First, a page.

These Guardian / Independent stories are dodgy. Traps in data journalism. December 30th, 2011 by Ben Goldacre
Here’s an interesting problem with data analysis in general, and so, by extension, data journalism: you have to be careful about assuming that the numbers you’ve got access to… really do reflect the underlying phenomena you’re trying to investigate. Today’s Guardian has a story, “Antidepressant use in England soars“. It’s much more overstated in the Independent. They identify that the number of individual prescriptions written for antidepressant drugs has risen, and then assumes this means that more people are depressed. But while that’s a tempting assumption, it’s not a safe one. Thinking off the top of my head, it could be – for example – that doctors are writing more frequent prescriptions for the same number of patients, but with each prescription for smaller amounts (to reduce overdose risk, say). These potential alternative explanations are the sort of thing that comes up all the time in data analysis for medical research.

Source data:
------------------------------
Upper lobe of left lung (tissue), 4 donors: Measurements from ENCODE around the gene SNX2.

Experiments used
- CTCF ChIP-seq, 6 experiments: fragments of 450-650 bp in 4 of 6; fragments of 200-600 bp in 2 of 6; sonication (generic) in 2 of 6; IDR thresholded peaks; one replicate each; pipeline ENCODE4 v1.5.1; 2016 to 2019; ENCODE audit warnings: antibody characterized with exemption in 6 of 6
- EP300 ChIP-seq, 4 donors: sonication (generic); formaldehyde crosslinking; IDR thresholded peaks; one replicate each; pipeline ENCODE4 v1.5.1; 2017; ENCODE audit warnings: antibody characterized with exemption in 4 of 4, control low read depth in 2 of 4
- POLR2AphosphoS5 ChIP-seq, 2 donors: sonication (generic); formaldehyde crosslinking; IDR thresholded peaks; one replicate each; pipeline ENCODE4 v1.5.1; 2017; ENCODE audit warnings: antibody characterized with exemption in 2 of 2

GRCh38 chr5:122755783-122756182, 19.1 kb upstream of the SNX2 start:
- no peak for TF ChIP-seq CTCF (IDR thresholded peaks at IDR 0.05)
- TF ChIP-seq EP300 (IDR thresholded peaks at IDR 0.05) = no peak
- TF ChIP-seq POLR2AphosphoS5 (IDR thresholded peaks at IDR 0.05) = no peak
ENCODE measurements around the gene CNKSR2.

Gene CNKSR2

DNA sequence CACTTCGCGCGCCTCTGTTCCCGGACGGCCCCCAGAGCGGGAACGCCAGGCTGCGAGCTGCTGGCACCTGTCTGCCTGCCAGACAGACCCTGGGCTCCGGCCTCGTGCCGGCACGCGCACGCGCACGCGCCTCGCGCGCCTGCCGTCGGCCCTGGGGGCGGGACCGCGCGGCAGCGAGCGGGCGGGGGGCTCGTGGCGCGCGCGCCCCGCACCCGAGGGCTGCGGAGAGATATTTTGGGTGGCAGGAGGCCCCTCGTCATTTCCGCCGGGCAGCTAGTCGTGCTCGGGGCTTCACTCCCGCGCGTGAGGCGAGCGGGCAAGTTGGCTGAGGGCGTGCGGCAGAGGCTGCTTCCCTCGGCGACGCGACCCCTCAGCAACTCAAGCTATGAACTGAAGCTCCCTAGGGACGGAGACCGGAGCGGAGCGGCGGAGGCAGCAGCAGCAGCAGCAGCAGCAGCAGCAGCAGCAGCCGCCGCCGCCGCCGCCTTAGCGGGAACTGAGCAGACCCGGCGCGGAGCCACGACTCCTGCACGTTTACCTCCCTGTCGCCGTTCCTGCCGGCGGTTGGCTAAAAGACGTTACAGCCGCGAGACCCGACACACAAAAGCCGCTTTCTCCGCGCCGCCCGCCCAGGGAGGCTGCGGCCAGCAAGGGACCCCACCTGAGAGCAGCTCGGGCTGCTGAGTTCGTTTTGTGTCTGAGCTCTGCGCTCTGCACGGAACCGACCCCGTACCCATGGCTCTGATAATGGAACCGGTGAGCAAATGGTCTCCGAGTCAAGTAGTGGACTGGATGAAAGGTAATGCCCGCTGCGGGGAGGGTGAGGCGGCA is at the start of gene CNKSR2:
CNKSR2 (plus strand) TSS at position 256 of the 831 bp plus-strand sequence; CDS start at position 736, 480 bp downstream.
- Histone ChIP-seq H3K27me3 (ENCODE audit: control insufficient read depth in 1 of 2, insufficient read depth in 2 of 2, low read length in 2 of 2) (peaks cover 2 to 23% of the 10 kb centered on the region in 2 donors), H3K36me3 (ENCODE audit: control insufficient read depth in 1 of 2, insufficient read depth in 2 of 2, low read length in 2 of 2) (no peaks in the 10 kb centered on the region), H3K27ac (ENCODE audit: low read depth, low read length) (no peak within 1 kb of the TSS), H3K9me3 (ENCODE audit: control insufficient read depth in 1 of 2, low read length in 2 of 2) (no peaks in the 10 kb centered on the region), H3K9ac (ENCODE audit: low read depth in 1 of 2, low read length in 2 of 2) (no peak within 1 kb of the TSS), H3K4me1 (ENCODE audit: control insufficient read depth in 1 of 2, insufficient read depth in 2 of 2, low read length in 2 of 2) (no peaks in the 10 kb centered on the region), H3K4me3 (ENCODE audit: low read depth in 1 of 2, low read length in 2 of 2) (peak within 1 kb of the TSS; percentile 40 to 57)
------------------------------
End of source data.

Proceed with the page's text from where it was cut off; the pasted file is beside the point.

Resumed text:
Ocean tides rise and fall twice a day, influenced by the gravitational forces of the sun and moon. QUEST explores how tides work and visits the oldest continually operating tidal gauge in the Western Hemisphere.
The Wild Backyards Project Room on Education Queensland's Learning Place supports schools who wish to conduct biodiversity studies using the Backyard Explorer learning resource. Contact us if your school wishes to join this project.
Project Noah is a tool that nature lovers can use to explore and document local wildlife and a common technology platform that research groups can use to harness the power of citizen scientists everywhere.